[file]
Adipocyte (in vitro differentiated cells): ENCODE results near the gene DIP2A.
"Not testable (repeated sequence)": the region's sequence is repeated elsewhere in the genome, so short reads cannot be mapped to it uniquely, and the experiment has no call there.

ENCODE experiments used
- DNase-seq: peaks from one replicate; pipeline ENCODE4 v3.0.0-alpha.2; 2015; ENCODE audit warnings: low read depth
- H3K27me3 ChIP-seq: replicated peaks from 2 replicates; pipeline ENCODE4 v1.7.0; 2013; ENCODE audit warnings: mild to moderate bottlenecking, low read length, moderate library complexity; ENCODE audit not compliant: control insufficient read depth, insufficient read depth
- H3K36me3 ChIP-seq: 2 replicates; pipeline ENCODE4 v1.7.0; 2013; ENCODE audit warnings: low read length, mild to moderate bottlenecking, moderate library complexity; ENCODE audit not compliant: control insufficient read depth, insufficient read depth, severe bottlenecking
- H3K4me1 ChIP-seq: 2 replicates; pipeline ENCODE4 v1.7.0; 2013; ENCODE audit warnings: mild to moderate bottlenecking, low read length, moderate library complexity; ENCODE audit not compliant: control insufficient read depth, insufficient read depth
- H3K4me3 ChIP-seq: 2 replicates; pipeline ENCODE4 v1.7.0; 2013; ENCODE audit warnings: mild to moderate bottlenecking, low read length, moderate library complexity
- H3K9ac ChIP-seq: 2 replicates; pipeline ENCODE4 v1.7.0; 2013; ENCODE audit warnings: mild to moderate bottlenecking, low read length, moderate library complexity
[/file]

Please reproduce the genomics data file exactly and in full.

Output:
Adipocyte (in vitro differentiated cells): ENCODE results near the gene DIP2A.
"Not testable (repeated sequence)": the region's sequence is repeated elsewhere in the genome, so short reads cannot be mapped to it uniquely, and the experiment has no call there.

ENCODE experiments used
- DNase-seq: peaks from one replicate; pipeline ENCODE4 v3.0.0-alpha.2; 2015; ENCODE audit warnings: low read depth
- H3K27me3 ChIP-seq: replicated peaks from 2 replicates; pipeline ENCODE4 v1.7.0; 2013; ENCODE audit warnings: mild to moderate bottlenecking, low read length, moderate library complexity; ENCODE audit not compliant: control insufficient read depth, insufficient read depth
- H3K36me3 ChIP-seq: 2 replicates; pipeline ENCODE4 v1.7.0; 2013; ENCODE audit warnings: low read length, mild to moderate bottlenecking, moderate library complexity; ENCODE audit not compliant: control insufficient read depth, insufficient read depth, severe bottlenecking
- H3K4me1 ChIP-seq: 2 replicates; pipeline ENCODE4 v1.7.0; 2013; ENCODE audit warnings: mild to moderate bottlenecking, low read length, moderate library complexity; ENCODE audit not compliant: control insufficient read depth, insufficient read depth
- H3K4me3 ChIP-seq: 2 replicates; pipeline ENCODE4 v1.7.0; 2013; ENCODE audit warnings: mild to moderate bottlenecking, low read length, moderate library complexity
- H3K9ac ChIP-seq: 2 replicates; pipeline ENCODE4 v1.7.0; 2013; ENCODE audit warnings: mild to moderate bottlenecking, low read length, moderate library complexity